Simon & Schuster | ARC, 448 pages
May 6th, 2014
Young Adult | Contemporary Fiction
Rating: 4 out of 5 Stars
“I don’t think you have to do something so big to be brave. And it’s the little things that are harder anyway.” – Chapter 9, page 322
Painfully introverted Emily woke up one morning to find her best friend Sloane gone; leaving a list of tasks or clues that she’d hoped would lead to her whereabouts. For the last few months, Sloane has been responsible for bringing her out of her shell. She was her courage, and the buffer to the world where she felt the need to hide from. Now that she’s gone, accomplishing the list seems like an insurmountable task. Especially if it would include some things that she could never do without Sloane’s prodding. But this summer is the summer that Emily will shed her protective skin. She will learn what it means to face her fears, and do the things that typically makes her uncomfortable.
As fate would have it, she will also find a group of people that she could consider as friends. But most importantly, she will solve the mystery of who she truly is. Morgan Matson’s new offering combines the meaning of true friendship and love in a story of self-discovery prompted by a list. Emily may have lost her best friend, but she found herself in the process.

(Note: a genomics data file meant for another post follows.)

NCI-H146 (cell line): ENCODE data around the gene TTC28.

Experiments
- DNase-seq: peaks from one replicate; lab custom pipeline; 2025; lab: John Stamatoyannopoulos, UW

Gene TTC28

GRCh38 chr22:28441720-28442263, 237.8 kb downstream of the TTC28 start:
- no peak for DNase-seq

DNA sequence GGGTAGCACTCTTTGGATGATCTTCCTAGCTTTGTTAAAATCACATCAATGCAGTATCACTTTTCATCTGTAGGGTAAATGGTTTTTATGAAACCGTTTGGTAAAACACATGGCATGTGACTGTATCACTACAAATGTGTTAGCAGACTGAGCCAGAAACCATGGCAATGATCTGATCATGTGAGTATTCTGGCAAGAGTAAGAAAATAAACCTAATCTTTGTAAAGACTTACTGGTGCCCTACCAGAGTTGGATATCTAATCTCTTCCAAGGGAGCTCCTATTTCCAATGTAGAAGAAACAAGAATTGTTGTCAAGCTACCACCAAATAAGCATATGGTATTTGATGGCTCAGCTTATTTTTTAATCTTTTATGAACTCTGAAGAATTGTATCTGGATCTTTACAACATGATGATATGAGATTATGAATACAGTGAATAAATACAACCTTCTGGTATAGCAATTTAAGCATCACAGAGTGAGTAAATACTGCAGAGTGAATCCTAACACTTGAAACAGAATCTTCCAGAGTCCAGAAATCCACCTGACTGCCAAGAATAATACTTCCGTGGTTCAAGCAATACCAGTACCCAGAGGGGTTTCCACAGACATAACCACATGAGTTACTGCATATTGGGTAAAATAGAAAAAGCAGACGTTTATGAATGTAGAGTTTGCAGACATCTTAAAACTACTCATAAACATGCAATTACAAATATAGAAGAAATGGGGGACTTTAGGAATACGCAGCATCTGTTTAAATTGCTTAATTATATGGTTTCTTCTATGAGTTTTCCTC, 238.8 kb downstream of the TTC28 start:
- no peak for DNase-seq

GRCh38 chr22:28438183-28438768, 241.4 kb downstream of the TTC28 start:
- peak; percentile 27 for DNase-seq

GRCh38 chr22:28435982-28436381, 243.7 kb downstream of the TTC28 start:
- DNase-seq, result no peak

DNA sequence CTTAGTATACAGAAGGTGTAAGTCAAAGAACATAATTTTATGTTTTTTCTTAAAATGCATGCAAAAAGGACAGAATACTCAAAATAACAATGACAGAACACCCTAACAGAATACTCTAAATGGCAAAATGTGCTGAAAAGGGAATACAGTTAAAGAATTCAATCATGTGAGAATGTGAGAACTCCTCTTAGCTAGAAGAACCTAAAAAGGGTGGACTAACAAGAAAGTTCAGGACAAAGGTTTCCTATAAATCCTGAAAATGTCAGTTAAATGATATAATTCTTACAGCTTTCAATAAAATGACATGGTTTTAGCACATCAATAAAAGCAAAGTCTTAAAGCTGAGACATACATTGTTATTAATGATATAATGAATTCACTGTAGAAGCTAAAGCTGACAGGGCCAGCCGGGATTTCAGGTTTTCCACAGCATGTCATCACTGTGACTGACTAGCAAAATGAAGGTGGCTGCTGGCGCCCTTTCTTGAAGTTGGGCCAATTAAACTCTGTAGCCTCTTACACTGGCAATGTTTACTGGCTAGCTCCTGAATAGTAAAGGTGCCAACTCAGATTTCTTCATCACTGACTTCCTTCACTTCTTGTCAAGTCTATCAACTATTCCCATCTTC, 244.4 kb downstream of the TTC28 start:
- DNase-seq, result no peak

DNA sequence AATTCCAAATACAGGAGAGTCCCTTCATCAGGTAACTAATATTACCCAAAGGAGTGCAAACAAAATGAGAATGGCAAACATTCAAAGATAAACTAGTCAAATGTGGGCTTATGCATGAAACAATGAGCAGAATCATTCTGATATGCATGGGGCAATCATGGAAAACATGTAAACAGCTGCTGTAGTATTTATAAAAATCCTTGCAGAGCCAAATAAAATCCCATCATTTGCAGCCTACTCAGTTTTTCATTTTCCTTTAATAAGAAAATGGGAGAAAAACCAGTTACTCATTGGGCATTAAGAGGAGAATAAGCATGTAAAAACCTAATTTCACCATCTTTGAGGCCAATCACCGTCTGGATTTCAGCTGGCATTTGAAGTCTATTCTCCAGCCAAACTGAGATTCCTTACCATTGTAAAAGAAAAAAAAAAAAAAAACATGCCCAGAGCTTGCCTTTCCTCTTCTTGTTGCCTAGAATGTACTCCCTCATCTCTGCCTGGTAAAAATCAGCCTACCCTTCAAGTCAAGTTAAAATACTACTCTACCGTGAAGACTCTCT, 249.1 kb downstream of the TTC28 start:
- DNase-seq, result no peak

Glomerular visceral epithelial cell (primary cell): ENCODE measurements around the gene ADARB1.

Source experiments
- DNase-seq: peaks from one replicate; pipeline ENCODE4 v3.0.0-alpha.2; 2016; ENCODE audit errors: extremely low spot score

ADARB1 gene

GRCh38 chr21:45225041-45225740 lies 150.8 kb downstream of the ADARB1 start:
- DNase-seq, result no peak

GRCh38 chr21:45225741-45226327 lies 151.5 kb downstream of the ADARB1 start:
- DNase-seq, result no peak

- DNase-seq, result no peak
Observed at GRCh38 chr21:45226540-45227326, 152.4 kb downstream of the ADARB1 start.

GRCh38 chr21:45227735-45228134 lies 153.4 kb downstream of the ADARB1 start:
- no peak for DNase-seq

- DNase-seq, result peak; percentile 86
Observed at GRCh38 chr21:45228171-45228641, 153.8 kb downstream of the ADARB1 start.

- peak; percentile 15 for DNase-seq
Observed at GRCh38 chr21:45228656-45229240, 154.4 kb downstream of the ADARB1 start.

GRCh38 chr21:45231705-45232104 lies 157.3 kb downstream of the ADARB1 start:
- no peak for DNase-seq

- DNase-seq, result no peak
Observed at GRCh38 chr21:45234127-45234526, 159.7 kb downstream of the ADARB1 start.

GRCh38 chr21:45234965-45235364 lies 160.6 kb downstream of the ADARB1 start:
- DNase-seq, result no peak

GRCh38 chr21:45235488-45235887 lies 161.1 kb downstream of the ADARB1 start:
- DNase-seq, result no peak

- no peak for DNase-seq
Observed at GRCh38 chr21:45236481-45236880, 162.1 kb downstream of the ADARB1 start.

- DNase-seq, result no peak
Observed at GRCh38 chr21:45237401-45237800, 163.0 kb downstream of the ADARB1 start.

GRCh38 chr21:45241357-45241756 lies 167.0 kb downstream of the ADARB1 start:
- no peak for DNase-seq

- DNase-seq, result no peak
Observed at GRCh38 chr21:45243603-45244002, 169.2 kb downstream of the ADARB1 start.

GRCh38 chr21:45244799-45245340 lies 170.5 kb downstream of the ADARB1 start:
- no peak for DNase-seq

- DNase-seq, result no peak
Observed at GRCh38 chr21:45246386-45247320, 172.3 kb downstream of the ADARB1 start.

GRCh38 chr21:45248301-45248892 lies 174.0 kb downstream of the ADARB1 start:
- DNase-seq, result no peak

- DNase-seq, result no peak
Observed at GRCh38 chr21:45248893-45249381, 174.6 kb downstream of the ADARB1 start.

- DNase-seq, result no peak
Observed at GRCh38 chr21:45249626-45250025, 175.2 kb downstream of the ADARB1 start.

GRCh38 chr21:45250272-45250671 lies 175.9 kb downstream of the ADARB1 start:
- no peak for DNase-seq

It was difficult to watch Emily shrivel in the face of the things that she feared at first: talking to people, being in a crowd. She froze when she was talked to, and stutters when she’s able to form a response. However, readers will find an instant connection to her and her fears. I, myself, find it hard to walk up to a stranger and strike up a conversation, much as Emily would rather shrink into an unnoticeable size so as not to be seen. I liked the slow transformation that she’s gone through as she was ticking things off her list. Slowly, she doesn’t even realize that she’s peeling off layers of herself.
I was a little on the fence with Sloane. Throughout the story, we are shown a glimpse of their past. I couldn’t decide if Sloane was being an over-bearing friend who pushed Emily to her limits, or a friend on a mission to help her shed her timidity. In the end, I saw both in Sloane, and consequently, the means to an end.
As usual, this YA novel would not be complete without the use of one tired trope: present but barely there parents. At this point, I think I should just expect it. Regardless, this book’s saving grace really is the story of friendship between characters, which Ms. Matson wrote with so much flourish. Even Frank and Collins. Frank is the token love interest, but was unavailable through the majority of the novel. He was with someone, who was also conveniently away. Collins and Dawn provided some comical relief, but enriched the novel with their own personalities.
In summary, I enjoyed this book quite immensely. Perfect summer read, perfect story of friendship. I enjoyed Amy and Roger’s Epic Detour, but have yet to read Second Chance Summer. I have a feeling Morgan Matson has found a niche in contemporary romance.